In Partnership with the Southern Weekend

Be A Hero. Be A Teacher.: Helping Hawaii’s novice teachers succeed in the classroom

Mentor program believes success is key to teacher retention

Sponsored by University of Hawaii System and “Be A Hero. Be A Teacher.” Initiative

Beginning teachers entering the classroom for the first time are at the most vulnerable and critical point in their professional lives. In order to provide a support system, the Windward District Peer Mentoring Induction Program hopes to help beginning teachers build individual, effective teaching practices.

“Retention of teachers is critical to a quality education system,” says Elly Tepper, the Castle-Kahuku Induction Mentoring
and Kahua programs coordinator. “About 50 percent of new teachers leave the profession within the first five years.”

Most districts in Hawaii have site-based mentoring programs for beginning teachers. This means that beginning teachers are most often being mentored by a teacher at the same school. The mentor’s double identity as a classroom teacher and an academic coach can compromise the quality and time spent with a beginning teacher.

“That means that they can’t always find the time and the quality services to support beginning teachers,” Tepper explains. “Our program, that’s their full-time job. Nothing else, and so they’re dedicated to that.”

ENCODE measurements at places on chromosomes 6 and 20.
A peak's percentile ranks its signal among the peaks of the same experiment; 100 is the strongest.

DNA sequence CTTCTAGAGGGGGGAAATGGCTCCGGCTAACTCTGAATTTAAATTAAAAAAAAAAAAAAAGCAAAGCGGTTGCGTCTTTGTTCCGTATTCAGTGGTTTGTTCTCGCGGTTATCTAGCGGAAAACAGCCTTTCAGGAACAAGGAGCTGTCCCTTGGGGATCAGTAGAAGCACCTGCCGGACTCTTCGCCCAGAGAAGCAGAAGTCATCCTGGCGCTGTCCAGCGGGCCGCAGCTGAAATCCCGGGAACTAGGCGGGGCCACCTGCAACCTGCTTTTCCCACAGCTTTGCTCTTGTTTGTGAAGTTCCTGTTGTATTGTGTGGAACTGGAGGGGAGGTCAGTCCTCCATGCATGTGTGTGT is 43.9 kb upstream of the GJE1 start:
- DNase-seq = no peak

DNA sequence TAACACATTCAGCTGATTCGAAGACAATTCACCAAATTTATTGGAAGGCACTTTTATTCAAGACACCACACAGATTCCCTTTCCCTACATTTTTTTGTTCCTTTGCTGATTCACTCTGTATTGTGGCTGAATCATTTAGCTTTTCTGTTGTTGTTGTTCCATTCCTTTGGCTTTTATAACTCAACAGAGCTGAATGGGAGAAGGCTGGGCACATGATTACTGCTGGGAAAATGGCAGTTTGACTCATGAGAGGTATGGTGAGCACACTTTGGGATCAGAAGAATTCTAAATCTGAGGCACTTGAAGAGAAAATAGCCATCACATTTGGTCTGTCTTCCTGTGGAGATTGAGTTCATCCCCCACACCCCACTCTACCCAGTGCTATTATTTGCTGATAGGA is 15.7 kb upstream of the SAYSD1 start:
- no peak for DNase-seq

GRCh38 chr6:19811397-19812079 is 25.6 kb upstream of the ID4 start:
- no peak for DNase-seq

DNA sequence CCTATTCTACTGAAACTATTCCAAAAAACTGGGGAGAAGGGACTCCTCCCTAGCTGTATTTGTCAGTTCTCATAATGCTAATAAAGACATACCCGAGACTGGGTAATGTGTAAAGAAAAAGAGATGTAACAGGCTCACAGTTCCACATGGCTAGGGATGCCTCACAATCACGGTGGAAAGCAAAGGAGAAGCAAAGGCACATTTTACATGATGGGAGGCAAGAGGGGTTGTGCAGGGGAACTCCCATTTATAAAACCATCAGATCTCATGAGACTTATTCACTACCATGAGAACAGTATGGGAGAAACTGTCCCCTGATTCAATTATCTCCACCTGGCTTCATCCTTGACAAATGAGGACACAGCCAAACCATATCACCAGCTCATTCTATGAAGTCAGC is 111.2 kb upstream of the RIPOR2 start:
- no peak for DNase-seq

The Windward full-release mentor team model provides mentor collaboration that hones skills and practices to ensure equity of quality services to every beginning teacher in the district. Mentors collaboratively plan with their beginning teachers mentees and conduct focused observations to collect real-time data that teachers can analyze. This helps them gain insight into their own successes and challenges and plan to enhance their teaching effectiveness and develop their own unique teaching settings.

Research shows that beginning teachers who are supported by mentors and experience success in the first two years are far more likely to stay in the profession and continue to grow in effectiveness.

“We need generations of new teachers, grounded in this growth mindset, to provide the quality education that will produce the future leaders of our world,” Tepper says.

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